There's a marked trend away from solemn funerals to more party-like celebrations to pay tribute to a person's life.
For a dozen years, Florian Cairns held court behind her counter at Flip's Bar in Ridgeway, Minn. Tagged by a customer with the nickname Flip for her trademark hairdo, the self-described mixologist was known for her lipstick kisses and passionate support of the softball teams she sponsored.
When Flip died suddenly this fall at age 77, her daughter, Terrie Parpart, wanted a service that honored Flip's friendly, fun-loving spirit.
"Mom was Christian, but she didn't belong to a church or have a minister," she said. "She wrote down what she wanted a few years ago. Cremation, and she said, 'Keep the service casual, then go have a couple of beers.'"
Like Parpart, more survivors are opting out of tear-filled, solemn ceremonies. Instead, they are choosing to honor their relatives with a celebration of life ceremony that follows -- or replaces -- a traditional church funeral with a live jazz combo, a slide show or a champagne toast.
"We say funerals are the new weddings," said John Waterston, funeral director at the Cremation Society of Minnesota. "It's a social event. We put name tags out to help everyone connect," he said. "People are surprised to discover that they actually enjoyed the experience, and it gets them thinking about what they want."
Of course, any memorial is all about context. When the end comes tragically or involves a child, a traditional funeral may be more fitting. But when someone who has lived a long, rich life dies, families and friends may be ready for a celebration.
"We are seeing a much larger number of families who've been through hospice," said Jason Bradshaw, CEO of Bradshaw Funeral and Cremation Services. "That strips away the illusion; death cannot be ignored. Families have time to have frank discussions about what they all want and need. It's healthy."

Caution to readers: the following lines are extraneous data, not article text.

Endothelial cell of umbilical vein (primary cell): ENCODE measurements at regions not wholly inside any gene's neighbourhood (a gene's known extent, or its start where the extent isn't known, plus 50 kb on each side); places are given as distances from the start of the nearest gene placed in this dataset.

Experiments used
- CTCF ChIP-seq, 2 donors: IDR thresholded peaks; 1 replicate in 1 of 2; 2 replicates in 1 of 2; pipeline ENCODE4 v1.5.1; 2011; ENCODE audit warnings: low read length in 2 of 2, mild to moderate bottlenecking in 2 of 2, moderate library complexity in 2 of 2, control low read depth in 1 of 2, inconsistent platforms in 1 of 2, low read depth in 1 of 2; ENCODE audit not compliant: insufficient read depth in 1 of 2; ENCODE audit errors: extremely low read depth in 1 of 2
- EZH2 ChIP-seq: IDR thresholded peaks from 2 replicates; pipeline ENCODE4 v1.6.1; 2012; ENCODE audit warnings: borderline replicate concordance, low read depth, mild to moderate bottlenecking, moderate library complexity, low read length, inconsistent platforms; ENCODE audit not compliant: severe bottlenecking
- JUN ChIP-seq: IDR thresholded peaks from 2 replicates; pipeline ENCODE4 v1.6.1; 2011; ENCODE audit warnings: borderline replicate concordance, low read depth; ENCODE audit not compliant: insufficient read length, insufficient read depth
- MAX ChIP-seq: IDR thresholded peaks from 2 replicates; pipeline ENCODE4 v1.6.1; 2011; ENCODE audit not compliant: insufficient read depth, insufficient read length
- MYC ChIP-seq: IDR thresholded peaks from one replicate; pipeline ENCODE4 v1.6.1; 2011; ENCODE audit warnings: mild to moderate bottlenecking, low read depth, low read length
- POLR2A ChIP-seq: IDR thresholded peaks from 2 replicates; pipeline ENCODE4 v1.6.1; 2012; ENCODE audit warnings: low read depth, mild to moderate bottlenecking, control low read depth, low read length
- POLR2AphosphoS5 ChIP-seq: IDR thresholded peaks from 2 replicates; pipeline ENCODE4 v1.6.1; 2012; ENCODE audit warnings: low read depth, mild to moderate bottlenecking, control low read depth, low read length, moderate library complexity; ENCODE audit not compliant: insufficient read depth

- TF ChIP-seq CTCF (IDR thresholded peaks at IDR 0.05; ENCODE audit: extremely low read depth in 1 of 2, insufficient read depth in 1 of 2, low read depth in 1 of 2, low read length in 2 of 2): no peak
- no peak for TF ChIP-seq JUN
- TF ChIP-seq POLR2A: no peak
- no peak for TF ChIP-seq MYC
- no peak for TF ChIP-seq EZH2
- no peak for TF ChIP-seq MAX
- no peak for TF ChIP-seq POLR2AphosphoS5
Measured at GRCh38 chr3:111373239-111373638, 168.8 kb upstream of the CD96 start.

In addition, there is a growing number of nonbelievers and people who consider themselves spiritual, but don't belong to a church.
"A generation ago, the first, and often the only question would be, 'What church do you belong to?'" said Michael LuBrant, director of the program of mortuary science at the University of Minnesota. "That dictated the service, and the rest of the details would fall into line."
And then there are the baby boomers, who've long been characterized as wanting to do things their way -- even unto death.
"The baby boomer's fingerprints are all over this," said Mary Meehan, founder of Minneapolis-based Panoramix Global, a consumer research firm. "We are such a big generation that we altered every life stage we've gone through. This is the pig in the python moving all the way through."
According to the National Association of Funeral Directors, 71 percent of boomers say they don't want a traditional funeral.
What do they want?
Cremation, for starters.
For the first time in 2011, the number of cremations in Minnesota exceeded the number of burials. According to the Minnesota Department of Health, which compiles the statistics, just 15 percent chose cremation in 1990. Funeral industry experts say cremation lets families plan, prepare and schedule the service without any deadlines. Cremations also can change the tone of a memorial.